Thanks for all the replies, all most welcome and helpful.
From reading 'Castles of Steel'- I appreciate that not everyone feels Massie's work is accurate, but a chap has to start somewhere-there were arguments raging after the battle concerning Cradock's actions. The implication being that Cradock could have made a decision not to take on Von Spee superior strength, and sailed off.
Yes of course Von Spee's ships could have pursued .
Would Cradock also have faced court martial if he had not engaged the enemy and survived?
It seems that what could be classed as 'courageous' by one person could be counted as 'foolhardy' by someone else . Also a naval commander is risking the lives of many others besides his own, so there are questions to be raised if one accepts that Cradock had a degree of choice.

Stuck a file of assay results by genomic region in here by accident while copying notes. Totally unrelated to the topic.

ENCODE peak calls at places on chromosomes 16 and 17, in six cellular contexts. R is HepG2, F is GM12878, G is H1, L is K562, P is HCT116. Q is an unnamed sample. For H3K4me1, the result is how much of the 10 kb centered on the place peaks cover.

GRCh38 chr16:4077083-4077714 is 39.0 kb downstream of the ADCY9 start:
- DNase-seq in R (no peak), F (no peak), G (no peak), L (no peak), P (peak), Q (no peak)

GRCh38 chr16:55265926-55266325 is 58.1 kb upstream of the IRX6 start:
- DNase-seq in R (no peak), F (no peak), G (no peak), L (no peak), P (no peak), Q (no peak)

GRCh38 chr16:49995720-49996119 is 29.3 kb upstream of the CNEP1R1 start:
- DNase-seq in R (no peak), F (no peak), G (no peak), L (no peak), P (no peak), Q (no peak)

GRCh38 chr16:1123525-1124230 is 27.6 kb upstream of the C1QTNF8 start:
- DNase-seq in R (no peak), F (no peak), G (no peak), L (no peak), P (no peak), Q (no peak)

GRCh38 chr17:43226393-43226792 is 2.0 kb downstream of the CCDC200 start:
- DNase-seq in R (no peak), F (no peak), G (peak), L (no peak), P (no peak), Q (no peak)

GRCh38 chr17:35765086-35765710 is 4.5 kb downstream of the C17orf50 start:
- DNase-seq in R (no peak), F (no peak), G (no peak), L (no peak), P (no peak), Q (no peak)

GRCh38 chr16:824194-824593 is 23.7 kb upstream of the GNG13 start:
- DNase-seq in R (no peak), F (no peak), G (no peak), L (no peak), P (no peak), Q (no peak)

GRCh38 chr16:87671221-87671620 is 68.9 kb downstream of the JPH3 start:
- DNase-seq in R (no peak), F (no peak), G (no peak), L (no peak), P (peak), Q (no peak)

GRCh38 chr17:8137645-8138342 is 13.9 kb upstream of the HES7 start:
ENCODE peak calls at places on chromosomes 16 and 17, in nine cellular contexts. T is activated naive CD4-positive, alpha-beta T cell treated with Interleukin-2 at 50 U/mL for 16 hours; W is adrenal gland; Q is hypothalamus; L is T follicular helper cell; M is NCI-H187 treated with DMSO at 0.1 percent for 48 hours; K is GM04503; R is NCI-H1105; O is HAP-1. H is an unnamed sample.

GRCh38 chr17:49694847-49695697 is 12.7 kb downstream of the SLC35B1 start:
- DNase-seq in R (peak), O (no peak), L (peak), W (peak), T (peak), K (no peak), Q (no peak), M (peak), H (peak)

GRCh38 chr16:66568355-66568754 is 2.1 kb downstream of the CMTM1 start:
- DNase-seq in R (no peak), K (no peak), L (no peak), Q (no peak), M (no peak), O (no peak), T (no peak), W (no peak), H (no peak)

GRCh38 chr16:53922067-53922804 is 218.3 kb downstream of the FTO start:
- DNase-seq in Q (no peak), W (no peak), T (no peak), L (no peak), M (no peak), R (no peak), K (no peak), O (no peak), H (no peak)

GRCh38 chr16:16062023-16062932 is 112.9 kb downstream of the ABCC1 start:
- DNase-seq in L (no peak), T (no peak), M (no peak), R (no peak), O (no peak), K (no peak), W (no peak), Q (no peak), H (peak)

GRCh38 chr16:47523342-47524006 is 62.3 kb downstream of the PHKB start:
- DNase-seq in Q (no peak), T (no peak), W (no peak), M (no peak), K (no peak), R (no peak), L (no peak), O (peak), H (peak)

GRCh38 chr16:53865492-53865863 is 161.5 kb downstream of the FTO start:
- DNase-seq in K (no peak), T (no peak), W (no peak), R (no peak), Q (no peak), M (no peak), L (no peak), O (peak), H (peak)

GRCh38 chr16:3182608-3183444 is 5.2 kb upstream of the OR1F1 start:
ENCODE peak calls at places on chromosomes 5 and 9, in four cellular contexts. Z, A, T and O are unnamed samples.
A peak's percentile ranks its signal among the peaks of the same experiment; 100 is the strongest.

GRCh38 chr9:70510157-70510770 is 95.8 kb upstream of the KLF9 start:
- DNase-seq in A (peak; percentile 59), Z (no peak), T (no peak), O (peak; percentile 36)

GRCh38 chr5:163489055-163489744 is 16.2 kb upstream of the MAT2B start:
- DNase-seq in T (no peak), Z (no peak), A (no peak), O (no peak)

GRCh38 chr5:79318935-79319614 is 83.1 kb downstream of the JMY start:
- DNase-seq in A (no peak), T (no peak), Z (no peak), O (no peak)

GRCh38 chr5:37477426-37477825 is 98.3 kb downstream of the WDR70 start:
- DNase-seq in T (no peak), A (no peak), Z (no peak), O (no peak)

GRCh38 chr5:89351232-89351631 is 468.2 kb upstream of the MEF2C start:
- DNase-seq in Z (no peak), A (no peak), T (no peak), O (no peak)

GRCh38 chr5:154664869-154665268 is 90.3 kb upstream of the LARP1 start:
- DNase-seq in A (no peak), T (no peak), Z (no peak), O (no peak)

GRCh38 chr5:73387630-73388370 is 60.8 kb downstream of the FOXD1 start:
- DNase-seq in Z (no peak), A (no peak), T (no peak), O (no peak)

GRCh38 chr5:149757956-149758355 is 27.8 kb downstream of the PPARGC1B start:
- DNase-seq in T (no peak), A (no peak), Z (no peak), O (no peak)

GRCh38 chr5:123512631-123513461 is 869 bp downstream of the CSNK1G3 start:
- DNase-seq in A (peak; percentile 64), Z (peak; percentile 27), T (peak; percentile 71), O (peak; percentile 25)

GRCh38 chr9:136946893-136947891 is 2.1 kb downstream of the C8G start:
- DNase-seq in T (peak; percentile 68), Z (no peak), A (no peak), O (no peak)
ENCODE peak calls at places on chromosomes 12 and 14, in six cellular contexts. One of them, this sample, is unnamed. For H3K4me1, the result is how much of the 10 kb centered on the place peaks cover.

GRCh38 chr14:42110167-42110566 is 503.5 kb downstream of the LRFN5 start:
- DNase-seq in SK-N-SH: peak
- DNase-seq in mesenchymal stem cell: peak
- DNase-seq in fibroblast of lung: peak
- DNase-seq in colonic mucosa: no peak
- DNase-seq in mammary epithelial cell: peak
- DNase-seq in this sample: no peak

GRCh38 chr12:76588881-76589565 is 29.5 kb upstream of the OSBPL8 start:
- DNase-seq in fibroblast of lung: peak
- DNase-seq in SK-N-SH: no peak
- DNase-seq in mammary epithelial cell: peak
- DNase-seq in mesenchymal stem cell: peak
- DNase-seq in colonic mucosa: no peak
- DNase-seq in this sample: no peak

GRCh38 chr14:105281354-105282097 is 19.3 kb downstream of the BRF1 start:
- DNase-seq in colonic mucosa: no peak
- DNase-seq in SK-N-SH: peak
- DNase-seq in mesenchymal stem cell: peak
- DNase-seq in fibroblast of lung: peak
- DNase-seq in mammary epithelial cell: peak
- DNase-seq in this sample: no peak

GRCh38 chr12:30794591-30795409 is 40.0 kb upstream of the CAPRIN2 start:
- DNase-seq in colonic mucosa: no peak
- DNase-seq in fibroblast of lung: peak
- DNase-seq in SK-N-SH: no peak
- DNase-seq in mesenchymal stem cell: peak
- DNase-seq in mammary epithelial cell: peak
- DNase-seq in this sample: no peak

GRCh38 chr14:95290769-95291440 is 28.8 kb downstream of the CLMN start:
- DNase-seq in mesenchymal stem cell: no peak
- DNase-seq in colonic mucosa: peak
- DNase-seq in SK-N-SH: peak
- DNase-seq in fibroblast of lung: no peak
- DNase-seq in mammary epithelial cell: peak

My opinion so far, and might well change with more study, is that at this particular stage in the Great War and with the spectre of the Broad Fourteens sinkings so recent, that a Royal Navy admiral could not be seen to be backing down when knowing that the enemy was so near.
Regards, Michael Bully
bill24chev, on 01 April 2012 - 06:41 PM, said:
Spee's ships had been away from home sometime so may not have been as fast as their designed speed, they did out gun the RN ships, even Good Hope's two 9.2's had less range than the 8 inch guns on the German heavy criusers.
Craddock's Sqadron included the slowest ship in the engagement an AMC but he had wisley ordered this ship away before the battle started.
Also untill the two squadrons sigted each other both sides thoughy they would be engaging a single light cruiser.